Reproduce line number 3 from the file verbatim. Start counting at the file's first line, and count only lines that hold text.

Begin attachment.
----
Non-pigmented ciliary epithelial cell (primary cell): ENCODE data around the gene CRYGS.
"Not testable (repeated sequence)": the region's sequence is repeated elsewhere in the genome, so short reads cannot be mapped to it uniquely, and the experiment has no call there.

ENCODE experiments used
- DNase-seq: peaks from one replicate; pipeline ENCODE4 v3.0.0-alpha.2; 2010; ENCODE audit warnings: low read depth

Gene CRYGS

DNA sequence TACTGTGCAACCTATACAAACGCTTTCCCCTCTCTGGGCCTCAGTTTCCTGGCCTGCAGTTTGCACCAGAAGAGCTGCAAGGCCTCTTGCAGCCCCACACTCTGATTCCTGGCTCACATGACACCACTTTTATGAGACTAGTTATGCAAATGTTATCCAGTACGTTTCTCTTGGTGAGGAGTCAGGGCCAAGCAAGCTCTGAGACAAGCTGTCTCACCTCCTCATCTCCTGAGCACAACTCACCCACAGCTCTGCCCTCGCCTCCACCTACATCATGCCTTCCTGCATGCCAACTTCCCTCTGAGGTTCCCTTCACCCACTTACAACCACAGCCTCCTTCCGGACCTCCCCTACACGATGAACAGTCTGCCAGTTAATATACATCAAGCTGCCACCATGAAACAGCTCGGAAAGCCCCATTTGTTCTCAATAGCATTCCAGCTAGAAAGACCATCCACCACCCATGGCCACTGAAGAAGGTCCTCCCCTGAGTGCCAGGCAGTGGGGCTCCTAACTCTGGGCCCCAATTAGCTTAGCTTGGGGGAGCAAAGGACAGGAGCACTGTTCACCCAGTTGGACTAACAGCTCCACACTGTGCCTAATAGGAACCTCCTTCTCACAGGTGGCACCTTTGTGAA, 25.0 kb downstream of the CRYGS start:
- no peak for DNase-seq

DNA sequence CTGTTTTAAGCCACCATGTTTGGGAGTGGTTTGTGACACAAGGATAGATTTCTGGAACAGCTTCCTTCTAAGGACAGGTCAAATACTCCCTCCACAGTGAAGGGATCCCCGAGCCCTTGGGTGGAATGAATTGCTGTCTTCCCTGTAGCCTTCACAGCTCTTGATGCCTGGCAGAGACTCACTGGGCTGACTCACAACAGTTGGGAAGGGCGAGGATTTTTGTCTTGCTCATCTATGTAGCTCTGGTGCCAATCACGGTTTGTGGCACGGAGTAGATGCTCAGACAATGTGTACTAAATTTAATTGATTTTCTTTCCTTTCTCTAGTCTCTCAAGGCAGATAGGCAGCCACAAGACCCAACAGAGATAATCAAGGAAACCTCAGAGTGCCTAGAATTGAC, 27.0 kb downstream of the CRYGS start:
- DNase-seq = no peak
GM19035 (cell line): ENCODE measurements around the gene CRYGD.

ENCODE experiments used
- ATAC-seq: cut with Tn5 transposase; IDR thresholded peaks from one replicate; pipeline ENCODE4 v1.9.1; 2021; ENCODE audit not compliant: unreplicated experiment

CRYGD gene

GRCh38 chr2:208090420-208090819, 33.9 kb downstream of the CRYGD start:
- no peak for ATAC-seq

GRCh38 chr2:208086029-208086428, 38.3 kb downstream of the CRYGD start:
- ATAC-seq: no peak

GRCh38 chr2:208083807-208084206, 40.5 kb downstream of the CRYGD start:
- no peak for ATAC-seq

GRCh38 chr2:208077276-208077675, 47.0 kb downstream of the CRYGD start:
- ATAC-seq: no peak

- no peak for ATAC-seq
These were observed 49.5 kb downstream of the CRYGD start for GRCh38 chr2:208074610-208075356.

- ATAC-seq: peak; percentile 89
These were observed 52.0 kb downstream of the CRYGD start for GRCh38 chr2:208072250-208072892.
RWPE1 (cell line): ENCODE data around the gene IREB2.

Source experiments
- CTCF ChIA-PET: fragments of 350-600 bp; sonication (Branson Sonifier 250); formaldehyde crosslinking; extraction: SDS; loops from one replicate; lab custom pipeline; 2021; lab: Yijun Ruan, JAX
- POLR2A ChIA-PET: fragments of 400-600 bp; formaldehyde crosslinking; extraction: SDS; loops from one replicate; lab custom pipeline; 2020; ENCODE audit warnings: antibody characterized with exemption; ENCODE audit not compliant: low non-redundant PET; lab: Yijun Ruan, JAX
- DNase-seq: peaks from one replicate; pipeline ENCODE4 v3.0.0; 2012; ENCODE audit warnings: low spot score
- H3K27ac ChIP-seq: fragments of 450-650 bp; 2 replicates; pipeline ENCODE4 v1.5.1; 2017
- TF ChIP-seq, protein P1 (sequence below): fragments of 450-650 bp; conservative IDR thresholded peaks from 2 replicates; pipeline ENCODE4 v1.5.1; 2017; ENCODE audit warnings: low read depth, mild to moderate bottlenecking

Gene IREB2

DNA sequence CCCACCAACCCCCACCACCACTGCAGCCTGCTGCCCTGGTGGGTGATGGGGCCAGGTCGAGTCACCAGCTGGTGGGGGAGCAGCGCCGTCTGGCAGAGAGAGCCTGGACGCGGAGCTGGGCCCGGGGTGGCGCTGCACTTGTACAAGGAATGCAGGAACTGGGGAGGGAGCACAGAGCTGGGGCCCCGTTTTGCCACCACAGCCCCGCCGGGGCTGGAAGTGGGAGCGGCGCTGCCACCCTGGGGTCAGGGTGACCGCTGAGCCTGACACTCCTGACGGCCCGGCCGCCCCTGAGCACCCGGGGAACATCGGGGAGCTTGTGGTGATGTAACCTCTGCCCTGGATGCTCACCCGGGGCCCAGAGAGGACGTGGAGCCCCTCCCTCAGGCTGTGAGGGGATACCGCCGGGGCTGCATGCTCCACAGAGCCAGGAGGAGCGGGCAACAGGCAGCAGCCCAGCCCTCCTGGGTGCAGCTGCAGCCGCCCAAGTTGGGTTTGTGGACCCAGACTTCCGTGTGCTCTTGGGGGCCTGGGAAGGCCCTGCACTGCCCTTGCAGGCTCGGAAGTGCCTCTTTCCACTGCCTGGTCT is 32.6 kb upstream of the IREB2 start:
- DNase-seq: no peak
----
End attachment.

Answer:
ENCODE experiments used